Usually celebrated on the first Thursday of November, International Stout Day pays tribute to the dark, malted drop that is now famous the world over.
International Stout Day was first celebrated in 2011 and it has gained in popularity over the years, with bars and breweries holding tasting events, brewing classes, and special happy hours with discounted stouts.
To celebrate International Stout Day, St. James’s Gate, home of Guinness, the world’s best known stout, will host a four-day festival of music, food and all things stout, running from Thursday 7 November to Sunday 10 November.
The Guinness Storehouse will host a line-up of unique and exciting beer, food and music experiences – all included as part of the usual entrance ticket.
Guinness Open Gate Brewery, the home of experimentation and innovation at St. James’s Gate, will also host a stout-inspired programme of beers, music and entertainment in the tap room from Thursday to Saturday.
Historically, stout beer was considered to be a type of porter—a dark beer made from brown malt first introduced in London, England in the 17th century and popular throughout England and Ireland. The stronger and darker porters with more alcohol were called stout porters. Eventually, stout porters gained a faithful following, the word porter was dropped, and the beers came to be known only as stouts.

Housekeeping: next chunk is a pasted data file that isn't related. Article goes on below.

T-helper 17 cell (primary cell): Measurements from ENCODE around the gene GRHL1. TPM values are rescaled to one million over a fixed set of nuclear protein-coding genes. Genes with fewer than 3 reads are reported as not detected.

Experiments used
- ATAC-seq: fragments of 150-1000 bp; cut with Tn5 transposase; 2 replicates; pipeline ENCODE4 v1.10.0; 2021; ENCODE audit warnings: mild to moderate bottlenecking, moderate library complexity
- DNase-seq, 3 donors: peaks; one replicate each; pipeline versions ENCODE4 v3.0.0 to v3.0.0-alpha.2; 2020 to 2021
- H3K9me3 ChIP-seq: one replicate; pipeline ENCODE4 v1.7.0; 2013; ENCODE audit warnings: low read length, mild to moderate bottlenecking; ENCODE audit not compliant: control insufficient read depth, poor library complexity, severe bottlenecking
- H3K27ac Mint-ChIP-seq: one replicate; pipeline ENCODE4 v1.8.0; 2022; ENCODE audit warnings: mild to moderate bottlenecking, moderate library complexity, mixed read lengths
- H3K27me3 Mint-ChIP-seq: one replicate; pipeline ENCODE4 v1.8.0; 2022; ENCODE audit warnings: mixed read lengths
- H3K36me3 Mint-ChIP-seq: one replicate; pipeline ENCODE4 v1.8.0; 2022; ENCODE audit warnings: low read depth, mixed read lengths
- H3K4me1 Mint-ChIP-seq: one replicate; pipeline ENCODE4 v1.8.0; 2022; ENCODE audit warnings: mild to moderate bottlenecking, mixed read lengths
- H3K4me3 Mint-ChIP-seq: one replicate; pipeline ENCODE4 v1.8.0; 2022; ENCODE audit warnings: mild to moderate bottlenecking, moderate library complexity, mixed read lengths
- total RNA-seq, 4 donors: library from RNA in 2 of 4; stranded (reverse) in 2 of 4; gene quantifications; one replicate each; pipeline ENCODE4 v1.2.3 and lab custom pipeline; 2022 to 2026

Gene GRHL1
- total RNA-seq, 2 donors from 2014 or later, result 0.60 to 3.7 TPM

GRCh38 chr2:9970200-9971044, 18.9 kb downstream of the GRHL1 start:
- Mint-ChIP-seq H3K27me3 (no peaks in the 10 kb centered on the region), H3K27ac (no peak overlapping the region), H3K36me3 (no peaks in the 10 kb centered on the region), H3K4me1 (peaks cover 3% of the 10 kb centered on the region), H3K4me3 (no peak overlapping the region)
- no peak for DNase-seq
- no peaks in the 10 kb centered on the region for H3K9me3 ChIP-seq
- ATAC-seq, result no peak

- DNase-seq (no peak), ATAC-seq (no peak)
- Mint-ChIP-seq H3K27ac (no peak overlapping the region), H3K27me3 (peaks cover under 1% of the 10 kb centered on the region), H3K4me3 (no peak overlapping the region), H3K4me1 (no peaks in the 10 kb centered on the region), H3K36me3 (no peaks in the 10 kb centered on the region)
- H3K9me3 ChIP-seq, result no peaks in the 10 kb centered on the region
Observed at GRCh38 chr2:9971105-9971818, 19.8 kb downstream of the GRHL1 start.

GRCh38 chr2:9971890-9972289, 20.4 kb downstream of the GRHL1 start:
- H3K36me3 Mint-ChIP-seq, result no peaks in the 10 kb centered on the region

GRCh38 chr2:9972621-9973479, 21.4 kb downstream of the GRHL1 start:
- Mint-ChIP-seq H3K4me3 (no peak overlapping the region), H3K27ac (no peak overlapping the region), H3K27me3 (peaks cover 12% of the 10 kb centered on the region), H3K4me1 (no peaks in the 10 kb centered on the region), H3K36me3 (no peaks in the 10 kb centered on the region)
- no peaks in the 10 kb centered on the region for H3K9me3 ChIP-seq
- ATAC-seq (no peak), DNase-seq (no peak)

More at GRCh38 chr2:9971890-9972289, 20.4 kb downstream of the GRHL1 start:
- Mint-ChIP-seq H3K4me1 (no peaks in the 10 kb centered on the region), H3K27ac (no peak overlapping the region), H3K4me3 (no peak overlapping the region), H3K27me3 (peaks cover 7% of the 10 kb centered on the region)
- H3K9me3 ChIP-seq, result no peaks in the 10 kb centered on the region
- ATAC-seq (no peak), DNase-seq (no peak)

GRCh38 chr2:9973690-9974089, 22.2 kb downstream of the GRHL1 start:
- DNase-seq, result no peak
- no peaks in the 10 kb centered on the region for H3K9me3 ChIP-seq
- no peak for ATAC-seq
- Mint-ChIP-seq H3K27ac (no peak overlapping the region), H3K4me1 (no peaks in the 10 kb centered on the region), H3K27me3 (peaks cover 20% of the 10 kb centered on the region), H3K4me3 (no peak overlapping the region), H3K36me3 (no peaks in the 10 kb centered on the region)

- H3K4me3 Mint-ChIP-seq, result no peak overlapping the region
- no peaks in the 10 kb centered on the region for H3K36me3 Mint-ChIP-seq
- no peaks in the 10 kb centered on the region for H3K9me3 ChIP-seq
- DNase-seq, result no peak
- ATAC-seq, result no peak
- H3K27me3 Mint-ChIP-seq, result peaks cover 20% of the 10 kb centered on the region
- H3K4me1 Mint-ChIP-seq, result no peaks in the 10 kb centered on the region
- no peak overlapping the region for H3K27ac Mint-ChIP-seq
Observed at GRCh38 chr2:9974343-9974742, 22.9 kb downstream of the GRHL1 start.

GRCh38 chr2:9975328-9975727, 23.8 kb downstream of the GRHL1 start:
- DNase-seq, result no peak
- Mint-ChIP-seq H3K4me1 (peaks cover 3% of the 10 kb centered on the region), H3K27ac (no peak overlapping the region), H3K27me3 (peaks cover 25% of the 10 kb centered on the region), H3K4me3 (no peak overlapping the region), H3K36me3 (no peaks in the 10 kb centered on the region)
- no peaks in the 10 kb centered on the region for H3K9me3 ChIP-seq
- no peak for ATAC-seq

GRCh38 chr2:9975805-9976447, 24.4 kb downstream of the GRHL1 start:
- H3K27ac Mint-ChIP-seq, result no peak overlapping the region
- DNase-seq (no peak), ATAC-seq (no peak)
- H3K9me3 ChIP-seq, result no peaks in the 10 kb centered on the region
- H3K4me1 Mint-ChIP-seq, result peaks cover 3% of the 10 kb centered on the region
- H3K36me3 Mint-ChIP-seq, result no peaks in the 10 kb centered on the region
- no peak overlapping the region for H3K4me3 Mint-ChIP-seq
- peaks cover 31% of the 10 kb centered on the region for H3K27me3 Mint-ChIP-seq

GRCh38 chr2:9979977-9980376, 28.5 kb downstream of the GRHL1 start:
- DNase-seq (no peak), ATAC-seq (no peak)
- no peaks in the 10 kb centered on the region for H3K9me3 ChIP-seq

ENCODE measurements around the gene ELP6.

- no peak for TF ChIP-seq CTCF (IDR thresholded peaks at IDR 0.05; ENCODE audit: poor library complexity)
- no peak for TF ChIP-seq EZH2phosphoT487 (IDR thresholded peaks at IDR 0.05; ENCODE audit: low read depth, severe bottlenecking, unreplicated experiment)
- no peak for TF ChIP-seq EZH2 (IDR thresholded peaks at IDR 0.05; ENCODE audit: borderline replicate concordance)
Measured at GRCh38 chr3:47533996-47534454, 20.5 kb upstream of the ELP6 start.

Stouts are usually made with roasted malt or barley, hops, water, and yeast. They tend to have a higher alcohol content, though not always. Guinness, one of the world’s best-known stouts, has about 4.1 to 4.3% alcohol by volume (ABV). Most stouts tend to fall between 5 to 8% ABV.
As this type of beer became popular around the world in the 17th and 18th centuries, brewers started experimenting with fermenting conditions and ingredients to create several different kinds of stouts. For example, Milk or Sweet Stout is made by adding lactose, while Oatmeal Stout is made by adding oatmeal to the ingredient list. Other varieties include Russian Imperial Stout, American Stout, and Dry Stout.
Guinness is the world’s number one stout brewed in over 40 countries worldwide and sold in over 120. Over ten million pints of Guinness are sold every single day across the globe and it is made from four natural ingredients – water, barley, hops and yeast. No artificial colours, flavourings or preservatives are added.
Guinness Storehouse is open from 9.30am – 5.00pm and the special International Stout Festival programme is included in the general Guinness Storehouse admission price. To purchase tickets and for further details about the Guinness Storehouse International Stout Festival, click here.
Guinness Open Gate Brewery is open Thursday and Friday from 4.00pm – 10.30pm and Saturday from 2.00pm – 8.00pm with the International Stout Festival programme included in the €9 admission price along with a pint or paddle of your choice. To purchase tickets or for further details, click here.
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